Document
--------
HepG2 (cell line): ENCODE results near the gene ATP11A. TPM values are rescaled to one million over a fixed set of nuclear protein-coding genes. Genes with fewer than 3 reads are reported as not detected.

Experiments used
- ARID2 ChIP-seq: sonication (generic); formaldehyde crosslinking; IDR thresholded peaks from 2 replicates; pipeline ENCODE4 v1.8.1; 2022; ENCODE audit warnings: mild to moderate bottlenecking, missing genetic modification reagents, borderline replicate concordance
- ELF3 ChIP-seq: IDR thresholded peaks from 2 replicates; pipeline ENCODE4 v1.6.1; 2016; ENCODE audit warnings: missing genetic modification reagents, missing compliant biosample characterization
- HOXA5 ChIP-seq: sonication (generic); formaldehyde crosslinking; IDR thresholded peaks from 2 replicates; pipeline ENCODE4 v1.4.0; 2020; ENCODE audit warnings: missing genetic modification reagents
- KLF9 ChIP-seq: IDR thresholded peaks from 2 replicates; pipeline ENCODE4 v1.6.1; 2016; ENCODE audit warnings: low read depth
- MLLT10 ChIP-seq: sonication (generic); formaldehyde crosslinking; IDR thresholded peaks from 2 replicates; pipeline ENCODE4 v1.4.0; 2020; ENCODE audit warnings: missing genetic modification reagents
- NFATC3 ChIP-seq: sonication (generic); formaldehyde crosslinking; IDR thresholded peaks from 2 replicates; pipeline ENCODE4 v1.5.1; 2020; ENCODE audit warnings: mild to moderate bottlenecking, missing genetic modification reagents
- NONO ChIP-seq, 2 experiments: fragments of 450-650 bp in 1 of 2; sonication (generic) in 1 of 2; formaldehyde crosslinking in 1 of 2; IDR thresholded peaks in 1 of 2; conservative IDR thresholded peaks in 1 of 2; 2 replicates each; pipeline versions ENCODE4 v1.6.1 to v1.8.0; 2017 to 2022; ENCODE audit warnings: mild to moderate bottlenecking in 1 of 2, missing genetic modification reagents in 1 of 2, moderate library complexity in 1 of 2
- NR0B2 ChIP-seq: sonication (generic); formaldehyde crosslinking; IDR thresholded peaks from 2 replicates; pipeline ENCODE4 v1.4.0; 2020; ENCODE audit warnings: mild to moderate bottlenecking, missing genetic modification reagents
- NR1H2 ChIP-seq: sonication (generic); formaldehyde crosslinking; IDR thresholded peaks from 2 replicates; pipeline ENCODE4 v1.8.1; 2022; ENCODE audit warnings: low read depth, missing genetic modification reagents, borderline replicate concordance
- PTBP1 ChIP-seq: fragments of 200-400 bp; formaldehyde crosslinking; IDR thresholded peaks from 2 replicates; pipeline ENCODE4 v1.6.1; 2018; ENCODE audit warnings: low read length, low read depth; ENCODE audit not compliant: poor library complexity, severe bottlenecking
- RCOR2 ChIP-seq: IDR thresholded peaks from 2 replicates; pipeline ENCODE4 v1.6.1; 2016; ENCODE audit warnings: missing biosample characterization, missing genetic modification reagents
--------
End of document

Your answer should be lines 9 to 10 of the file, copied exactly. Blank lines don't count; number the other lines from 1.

- NONO ChIP-seq, 2 experiments: fragments of 450-650 bp in 1 of 2; sonication (generic) in 1 of 2; formaldehyde crosslinking in 1 of 2; IDR thresholded peaks in 1 of 2; conservative IDR thresholded peaks in 1 of 2; 2 replicates each; pipeline versions ENCODE4 v1.6.1 to v1.8.0; 2017 to 2022; ENCODE audit warnings: mild to moderate bottlenecking in 1 of 2, missing genetic modification reagents in 1 of 2, moderate library complexity in 1 of 2
- NR0B2 ChIP-seq: sonication (generic); formaldehyde crosslinking; IDR thresholded peaks from 2 replicates; pipeline ENCODE4 v1.4.0; 2020; ENCODE audit warnings: mild to moderate bottlenecking, missing genetic modification reagents